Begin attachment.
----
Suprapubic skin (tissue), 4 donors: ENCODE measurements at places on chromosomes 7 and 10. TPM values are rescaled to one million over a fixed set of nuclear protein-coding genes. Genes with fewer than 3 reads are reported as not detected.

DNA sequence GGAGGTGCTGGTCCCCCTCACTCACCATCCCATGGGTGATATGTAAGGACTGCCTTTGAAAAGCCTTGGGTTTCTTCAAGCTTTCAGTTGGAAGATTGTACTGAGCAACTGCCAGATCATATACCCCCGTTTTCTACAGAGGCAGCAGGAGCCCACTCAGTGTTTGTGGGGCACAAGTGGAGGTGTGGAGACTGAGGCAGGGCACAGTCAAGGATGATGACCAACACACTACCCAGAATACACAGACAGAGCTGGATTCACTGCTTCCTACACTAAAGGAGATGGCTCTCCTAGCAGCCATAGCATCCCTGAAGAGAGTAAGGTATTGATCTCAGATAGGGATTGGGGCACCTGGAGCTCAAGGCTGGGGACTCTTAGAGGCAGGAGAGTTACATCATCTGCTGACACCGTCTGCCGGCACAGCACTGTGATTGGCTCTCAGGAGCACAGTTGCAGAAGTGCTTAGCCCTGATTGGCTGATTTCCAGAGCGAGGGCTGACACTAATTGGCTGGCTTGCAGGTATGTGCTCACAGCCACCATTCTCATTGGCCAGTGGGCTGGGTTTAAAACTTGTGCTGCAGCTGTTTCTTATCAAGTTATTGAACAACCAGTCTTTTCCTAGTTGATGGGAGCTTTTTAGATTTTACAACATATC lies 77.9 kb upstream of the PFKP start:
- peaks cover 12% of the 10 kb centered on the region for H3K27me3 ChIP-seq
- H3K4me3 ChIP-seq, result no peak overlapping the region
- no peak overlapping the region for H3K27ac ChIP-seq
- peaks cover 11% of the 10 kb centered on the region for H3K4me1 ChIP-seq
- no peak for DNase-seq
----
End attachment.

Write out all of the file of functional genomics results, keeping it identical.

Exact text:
Suprapubic skin (tissue), 4 donors: ENCODE measurements at places on chromosomes 7 and 10. TPM values are rescaled to one million over a fixed set of nuclear protein-coding genes. Genes with fewer than 3 reads are reported as not detected.

DNA sequence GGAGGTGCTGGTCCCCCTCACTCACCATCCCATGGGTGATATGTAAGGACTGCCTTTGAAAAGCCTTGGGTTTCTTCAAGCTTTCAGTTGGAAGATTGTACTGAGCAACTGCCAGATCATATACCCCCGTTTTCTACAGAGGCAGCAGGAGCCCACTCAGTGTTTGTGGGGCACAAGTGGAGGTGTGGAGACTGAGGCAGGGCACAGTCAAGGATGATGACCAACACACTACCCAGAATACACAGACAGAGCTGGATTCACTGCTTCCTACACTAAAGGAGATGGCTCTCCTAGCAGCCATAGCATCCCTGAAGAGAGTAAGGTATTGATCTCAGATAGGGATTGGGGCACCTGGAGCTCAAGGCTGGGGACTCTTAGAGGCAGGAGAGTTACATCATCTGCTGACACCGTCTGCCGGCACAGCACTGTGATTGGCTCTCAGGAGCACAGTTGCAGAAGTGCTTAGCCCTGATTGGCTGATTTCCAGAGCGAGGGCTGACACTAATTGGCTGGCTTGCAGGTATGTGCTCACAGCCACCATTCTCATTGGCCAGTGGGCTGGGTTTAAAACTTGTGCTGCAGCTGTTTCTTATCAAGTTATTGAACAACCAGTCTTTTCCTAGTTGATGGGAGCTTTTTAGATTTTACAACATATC lies 77.9 kb upstream of the PFKP start:
- peaks cover 12% of the 10 kb centered on the region for H3K27me3 ChIP-seq
- H3K4me3 ChIP-seq, result no peak overlapping the region
- no peak overlapping the region for H3K27ac ChIP-seq
- peaks cover 11% of the 10 kb centered on the region for H3K4me1 ChIP-seq
- no peak for DNase-seq